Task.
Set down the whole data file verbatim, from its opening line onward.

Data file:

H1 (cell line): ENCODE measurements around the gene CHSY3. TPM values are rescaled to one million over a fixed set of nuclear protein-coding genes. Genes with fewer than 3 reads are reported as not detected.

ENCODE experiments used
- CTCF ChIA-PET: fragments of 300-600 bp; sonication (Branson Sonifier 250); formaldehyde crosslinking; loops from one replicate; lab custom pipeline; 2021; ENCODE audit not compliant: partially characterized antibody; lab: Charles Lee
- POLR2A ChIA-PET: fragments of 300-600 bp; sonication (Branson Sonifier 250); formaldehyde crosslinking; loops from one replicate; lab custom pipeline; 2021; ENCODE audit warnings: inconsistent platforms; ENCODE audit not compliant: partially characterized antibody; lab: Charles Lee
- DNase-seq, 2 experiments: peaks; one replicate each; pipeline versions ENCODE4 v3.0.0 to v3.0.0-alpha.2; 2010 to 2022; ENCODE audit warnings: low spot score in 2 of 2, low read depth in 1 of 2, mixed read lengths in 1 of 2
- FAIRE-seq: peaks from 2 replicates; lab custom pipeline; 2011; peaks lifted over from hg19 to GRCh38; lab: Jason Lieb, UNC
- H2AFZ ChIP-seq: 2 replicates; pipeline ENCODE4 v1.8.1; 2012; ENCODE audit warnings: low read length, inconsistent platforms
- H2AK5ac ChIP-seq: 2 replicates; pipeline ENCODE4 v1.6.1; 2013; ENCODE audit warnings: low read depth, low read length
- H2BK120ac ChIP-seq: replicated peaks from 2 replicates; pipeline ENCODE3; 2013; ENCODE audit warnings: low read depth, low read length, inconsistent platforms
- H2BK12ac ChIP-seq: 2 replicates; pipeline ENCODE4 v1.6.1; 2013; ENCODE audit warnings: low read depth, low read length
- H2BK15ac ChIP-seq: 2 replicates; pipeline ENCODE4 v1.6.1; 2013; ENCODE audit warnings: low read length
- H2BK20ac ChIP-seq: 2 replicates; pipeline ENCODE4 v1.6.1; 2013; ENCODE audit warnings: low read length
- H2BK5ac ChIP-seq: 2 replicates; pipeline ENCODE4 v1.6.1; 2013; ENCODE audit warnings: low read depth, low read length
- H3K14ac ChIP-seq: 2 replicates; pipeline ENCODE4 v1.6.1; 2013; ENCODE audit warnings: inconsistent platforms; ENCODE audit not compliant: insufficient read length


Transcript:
H1 (cell line): ENCODE measurements around the gene CHSY3. TPM values are rescaled to one million over a fixed set of nuclear protein-coding genes. Genes with fewer than 3 reads are reported as not detected.

ENCODE experiments used
- CTCF ChIA-PET: fragments of 300-600 bp; sonication (Branson Sonifier 250); formaldehyde crosslinking; loops from one replicate; lab custom pipeline; 2021; ENCODE audit not compliant: partially characterized antibody; lab: Charles Lee
- POLR2A ChIA-PET: fragments of 300-600 bp; sonication (Branson Sonifier 250); formaldehyde crosslinking; loops from one replicate; lab custom pipeline; 2021; ENCODE audit warnings: inconsistent platforms; ENCODE audit not compliant: partially characterized antibody; lab: Charles Lee
- DNase-seq, 2 experiments: peaks; one replicate each; pipeline versions ENCODE4 v3.0.0 to v3.0.0-alpha.2; 2010 to 2022; ENCODE audit warnings: low spot score in 2 of 2, low read depth in 1 of 2, mixed read lengths in 1 of 2
- FAIRE-seq: peaks from 2 replicates; lab custom pipeline; 2011; peaks lifted over from hg19 to GRCh38; lab: Jason Lieb, UNC
- H2AFZ ChIP-seq: 2 replicates; pipeline ENCODE4 v1.8.1; 2012; ENCODE audit warnings: low read length, inconsistent platforms
- H2AK5ac ChIP-seq: 2 replicates; pipeline ENCODE4 v1.6.1; 2013; ENCODE audit warnings: low read depth, low read length
- H2BK120ac ChIP-seq: replicated peaks from 2 replicates; pipeline ENCODE3; 2013; ENCODE audit warnings: low read depth, low read length, inconsistent platforms
- H2BK12ac ChIP-seq: 2 replicates; pipeline ENCODE4 v1.6.1; 2013; ENCODE audit warnings: low read depth, low read length
- H2BK15ac ChIP-seq: 2 replicates; pipeline ENCODE4 v1.6.1; 2013; ENCODE audit warnings: low read length
- H2BK20ac ChIP-seq: 2 replicates; pipeline ENCODE4 v1.6.1; 2013; ENCODE audit warnings: low read length
- H2BK5ac ChIP-seq: 2 replicates; pipeline ENCODE4 v1.6.1; 2013; ENCODE audit warnings: low read depth, low read length
- H3K14ac ChIP-seq: 2 replicates; pipeline ENCODE4 v1.6.1; 2013; ENCODE audit warnings: inconsistent platforms; ENCODE audit not compliant: insufficient read length